A mutated gene has been found in a third of patients with the most common form of kidney cancer.
The researchers said the discovery of a second major gene linked to renal cancer was a major advance.
The study, published in the journal Nature, shows the gene is involved in packaging DNA in the body’s cells.
The Institute of Cancer Research said the study provided a better picture of how the cancer formed and paved the way for future therapies.
Kidney cancer is incredibly good at evading detection; in around half of cases the sufferer has no symptoms.
In 2008, nearly 4,000 people in the UK died from the illness.
Completing the picture
Scientists have been gradually unravelling the genetic nature of kidney cancer for years.
The main gene involved, the tumour suppressor VHL, is mutated in eight out of 10 patients, but is not the whole picture.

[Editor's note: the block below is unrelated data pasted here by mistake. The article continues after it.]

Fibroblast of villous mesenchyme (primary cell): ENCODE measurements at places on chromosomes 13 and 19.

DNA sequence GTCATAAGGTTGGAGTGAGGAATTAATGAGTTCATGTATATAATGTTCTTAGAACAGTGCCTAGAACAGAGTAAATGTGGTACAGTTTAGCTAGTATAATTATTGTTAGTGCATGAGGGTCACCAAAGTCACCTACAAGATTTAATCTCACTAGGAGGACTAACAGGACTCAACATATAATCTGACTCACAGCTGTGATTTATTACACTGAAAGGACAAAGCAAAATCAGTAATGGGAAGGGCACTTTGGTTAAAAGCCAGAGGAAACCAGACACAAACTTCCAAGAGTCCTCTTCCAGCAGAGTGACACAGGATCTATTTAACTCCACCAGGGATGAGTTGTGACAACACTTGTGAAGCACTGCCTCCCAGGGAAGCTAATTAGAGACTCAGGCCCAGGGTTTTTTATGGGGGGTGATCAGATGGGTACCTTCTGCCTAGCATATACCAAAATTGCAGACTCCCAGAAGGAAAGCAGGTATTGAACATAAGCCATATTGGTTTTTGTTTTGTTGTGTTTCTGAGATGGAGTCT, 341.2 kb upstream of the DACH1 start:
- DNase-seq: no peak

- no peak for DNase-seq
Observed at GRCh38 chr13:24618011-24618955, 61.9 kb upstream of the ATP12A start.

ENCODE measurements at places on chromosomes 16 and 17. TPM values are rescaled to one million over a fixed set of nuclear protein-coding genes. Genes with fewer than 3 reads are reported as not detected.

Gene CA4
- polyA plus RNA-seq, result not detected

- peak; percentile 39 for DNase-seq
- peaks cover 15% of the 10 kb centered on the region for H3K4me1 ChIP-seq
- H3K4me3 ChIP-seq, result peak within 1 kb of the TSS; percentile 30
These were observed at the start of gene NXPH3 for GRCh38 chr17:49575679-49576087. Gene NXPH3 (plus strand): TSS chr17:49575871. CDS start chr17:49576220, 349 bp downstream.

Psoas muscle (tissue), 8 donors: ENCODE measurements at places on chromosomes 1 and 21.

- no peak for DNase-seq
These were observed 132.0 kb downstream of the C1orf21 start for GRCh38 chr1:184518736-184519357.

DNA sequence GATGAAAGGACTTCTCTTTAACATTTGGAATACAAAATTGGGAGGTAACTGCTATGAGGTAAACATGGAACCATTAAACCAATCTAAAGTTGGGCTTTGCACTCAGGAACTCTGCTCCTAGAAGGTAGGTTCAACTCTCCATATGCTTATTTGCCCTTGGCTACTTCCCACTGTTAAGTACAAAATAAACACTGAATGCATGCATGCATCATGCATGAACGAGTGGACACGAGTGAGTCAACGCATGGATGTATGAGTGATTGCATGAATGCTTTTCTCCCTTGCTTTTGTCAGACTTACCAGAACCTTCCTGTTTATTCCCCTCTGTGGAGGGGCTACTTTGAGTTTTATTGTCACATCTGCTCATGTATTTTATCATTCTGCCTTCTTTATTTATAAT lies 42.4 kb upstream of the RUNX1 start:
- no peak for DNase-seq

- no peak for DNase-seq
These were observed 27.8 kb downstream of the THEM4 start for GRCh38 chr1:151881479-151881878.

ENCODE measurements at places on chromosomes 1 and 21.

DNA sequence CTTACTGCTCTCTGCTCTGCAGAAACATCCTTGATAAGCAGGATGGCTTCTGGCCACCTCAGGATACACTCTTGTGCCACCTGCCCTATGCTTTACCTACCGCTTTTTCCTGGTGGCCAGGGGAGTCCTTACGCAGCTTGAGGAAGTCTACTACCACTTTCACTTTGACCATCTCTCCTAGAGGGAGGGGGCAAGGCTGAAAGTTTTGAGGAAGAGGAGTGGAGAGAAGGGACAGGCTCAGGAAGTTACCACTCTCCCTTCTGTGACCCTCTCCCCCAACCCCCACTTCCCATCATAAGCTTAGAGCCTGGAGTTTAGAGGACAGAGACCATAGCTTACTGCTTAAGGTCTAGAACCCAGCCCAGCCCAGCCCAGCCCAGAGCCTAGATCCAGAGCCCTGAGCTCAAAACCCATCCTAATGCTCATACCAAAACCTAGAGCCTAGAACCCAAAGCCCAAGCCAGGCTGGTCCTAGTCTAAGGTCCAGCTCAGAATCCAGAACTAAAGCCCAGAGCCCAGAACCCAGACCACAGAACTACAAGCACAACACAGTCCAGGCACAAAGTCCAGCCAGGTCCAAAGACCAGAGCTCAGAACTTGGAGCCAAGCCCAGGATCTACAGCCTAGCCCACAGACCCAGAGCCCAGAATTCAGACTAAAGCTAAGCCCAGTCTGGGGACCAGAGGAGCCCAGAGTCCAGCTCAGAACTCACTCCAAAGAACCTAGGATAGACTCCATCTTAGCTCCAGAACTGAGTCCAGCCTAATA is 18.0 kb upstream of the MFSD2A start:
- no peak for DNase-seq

Researchers at the Wellcome Trust Sanger Institute have discovered several other genes which play a part, but have now discovered a gene, PBRM1, which is mutated in around a third of cases.
Professor Mike Stratton, director of the Sanger Institute, said: “Our discovery is a major advance.
“We think we may have an almost complete understanding of the set of abnormal genes which drive this cancer.
“This insight will provide us with many new therapeutic directions.”
Kidney cancer is the seventh most common cancer in men and the ninth in women.
Dr Elizabeth Rapley, Institute of Cancer Research, said: “This cancer has a poor prognosis with fewer than 50% of patients surviving their disease for more than five years.
“The research provides a better and more complete picture of the genetic changes needed for renal cancer to develop.
“It highlights the importance of genes that wind and unwind DNA in renal cancer and paves the way for the development of personalised cancer therapies that exploit these mutations.”